Carpe Jugulum

Terry Pratchett

In a fit of enlightenment democracy and ebullient goodwill, King Verence invites Uberwald's undead, the Magpyrs, into Lancre to celebrate the birth of his daughter. But once ensconced within the castle, these wine-drinking, garlic-eating, sun-loving modern vampires have no intention of leaving. Ever.

Two things have traditionally puzzled vampire researchers. One is: why do vampires have so much power? Vampires’re so easy to kill, they point out. There are dozens of ways to despatch them, quite apart from the stake through the heart, which also works on normal people so if you have any stakes left over you don’t have to waste them. Clasically, they spent the day in some coffin somewhere, with no guard other than an elderly hunchback who doesn’t look all that spry, and should succumb to quite a small mob. Yet just one can keep a whole community in a state of sullen obedience…
The other puzzle is: why are vampires always so stupid? As if wearing evening dress all day wasn’t an undead giveaway, why do they choose to live in old castles which offer so much in the way of ways to defeat a vampire, like easily torn curtains and wall decorations that can readily be twisted into a religious symbol? Do they really think that spelling their name backwards fools anyone?

Lancre operated on the feudal system, which was to say, everyone feuded all the time and handed on the fight to their descendants. The chips on some shoulders had been passed down for generations. Some had antique value. A bloody good grudge, Lancre reckoned, was like a fine old wine. You looked after it carefully and left it to your children.

Oats had gone on to be fully ordained, but he’d progresed from Slightly Reverend to Quite Reverend a troubled young man. He’d wanted to discuss his findings with someone, but there were so many schisms going on that no one would stand still long enough to listen. The hammering of clerics as they nailed their own versions of the truth of Om on the temple doors was deafening, and for a brief while he’d even contemplated buying a roll of paper and a hammer of his own and putting his name on the waiting list for the doors, but he’d overruled himself.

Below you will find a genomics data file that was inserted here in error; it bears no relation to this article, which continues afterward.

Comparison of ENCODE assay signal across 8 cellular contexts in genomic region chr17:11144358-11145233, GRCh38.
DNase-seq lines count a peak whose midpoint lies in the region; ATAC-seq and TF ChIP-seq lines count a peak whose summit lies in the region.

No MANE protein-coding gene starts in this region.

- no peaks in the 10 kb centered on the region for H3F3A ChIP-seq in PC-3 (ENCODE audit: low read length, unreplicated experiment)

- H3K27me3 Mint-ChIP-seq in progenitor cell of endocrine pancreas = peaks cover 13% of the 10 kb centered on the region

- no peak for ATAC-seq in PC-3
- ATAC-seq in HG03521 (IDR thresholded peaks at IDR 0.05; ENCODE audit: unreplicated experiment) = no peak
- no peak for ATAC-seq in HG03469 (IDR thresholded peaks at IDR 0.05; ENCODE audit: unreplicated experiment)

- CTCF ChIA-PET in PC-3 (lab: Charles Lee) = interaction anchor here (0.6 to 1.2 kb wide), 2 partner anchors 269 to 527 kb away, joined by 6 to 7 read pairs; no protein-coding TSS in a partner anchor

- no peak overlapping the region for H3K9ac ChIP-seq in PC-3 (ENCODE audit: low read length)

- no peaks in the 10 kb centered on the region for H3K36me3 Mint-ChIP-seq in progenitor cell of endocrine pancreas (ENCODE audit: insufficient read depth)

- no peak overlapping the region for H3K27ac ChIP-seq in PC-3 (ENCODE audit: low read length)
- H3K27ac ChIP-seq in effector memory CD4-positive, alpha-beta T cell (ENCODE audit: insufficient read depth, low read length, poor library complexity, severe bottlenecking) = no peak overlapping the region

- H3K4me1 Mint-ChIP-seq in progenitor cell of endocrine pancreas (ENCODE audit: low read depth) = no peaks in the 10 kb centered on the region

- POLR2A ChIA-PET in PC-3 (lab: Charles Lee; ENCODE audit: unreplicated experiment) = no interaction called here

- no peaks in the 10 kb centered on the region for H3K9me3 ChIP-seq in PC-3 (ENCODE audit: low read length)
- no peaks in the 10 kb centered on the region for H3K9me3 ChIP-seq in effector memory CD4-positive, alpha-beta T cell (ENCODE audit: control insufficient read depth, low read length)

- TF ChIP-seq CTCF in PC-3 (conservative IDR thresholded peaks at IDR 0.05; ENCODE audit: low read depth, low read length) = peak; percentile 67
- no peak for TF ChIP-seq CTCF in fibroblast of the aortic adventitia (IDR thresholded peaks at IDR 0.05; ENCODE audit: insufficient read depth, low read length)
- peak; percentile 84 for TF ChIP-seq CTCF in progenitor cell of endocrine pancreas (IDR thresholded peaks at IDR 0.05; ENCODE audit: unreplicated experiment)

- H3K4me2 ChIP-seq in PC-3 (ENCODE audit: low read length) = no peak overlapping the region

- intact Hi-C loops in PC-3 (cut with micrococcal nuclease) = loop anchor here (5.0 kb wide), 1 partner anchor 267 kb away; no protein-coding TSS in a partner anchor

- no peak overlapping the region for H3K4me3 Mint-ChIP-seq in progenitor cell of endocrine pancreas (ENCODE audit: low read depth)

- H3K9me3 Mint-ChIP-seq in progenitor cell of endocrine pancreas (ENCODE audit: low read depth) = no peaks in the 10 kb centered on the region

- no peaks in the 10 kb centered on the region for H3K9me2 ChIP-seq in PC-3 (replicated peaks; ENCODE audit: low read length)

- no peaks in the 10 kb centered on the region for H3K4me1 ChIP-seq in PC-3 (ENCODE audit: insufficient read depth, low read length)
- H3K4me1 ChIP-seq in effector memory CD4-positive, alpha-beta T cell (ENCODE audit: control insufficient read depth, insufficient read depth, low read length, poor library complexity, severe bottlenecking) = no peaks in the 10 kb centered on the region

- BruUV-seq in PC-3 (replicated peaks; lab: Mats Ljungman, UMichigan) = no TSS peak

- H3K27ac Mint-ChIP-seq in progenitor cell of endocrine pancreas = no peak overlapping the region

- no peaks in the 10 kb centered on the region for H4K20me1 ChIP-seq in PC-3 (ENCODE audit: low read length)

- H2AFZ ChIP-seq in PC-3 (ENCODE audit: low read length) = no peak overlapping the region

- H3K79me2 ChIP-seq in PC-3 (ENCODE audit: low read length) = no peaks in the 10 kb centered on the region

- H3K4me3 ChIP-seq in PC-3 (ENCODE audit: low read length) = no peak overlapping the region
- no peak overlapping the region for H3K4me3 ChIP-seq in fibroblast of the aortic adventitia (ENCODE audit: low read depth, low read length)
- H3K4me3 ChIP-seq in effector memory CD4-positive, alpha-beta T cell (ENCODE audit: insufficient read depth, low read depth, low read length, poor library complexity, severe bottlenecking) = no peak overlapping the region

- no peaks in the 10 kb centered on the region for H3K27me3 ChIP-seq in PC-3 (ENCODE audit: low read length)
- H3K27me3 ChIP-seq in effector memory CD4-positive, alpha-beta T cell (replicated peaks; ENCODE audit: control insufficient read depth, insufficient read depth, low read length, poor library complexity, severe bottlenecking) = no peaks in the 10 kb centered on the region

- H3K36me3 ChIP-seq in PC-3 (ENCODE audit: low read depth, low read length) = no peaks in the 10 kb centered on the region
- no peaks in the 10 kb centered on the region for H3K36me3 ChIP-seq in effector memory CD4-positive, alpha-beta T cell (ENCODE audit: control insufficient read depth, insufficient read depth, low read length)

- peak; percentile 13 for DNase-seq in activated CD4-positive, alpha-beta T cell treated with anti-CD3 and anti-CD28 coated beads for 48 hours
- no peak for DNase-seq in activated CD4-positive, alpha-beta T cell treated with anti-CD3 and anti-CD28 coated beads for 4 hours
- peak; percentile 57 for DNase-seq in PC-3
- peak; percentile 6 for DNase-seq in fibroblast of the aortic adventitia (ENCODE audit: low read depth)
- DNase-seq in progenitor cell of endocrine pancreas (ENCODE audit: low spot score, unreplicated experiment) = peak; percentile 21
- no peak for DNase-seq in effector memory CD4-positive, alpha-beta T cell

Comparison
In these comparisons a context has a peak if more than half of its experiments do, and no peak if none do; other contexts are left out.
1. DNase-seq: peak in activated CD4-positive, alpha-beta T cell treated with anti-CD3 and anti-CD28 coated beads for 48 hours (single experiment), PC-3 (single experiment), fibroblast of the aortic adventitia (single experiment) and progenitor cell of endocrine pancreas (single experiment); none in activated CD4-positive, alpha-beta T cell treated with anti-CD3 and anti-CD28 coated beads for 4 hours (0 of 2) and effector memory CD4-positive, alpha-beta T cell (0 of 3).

‘Er… Hodgesaargh, you do know vampires suck people’s blood, do you?’
‘Yes, miss? They’ll have to queue up behind the birds for mine, then.’

‘And sin, young man, is when you treat people as things. Including yourself. That’s what sin is.’

Oats sighed. ‘Many people find faith a great solace,’ he said. He wished he was one of them.
‘Good.’
‘Really? Somehow I thought you’d argue.’
‘It’s not my place to tell ‘em what to believe, if they act decent.’
‘But it’s not something that you feel drawn to, perhaps, in the darker hours?’
‘No. I’ve already got a hot water bottle.’

‘I ain’t been vampired. You’ve been Weatherwaxed.’

‘Is it a true bird or is it something that exists within a—’
‘It’s a thing that is,’ said Granny sharply. ‘Don’t go spilling allegory all down your shirt.’

DOWN, BOY! DOWN, I SAY! WILL YOU STOP— LET GO! LET GO THIS MINUTE! ALL RIGHT, LOOK . . . FETCH? FETCH? THERE WE GO . . .
Death watched Scraps bound away.
He wasn’t used to this. It wasn’t that people weren’t sometimes glad to see him, because the penultimate moments of life were often crowded and complex and a cool figure in black came as something of a relief. But he’d never encountered quite this amount of enthusiasm or, if it came to it, this amount of flying mucus. It was disconcerting. It made him feel he wasn’t doing his job properly.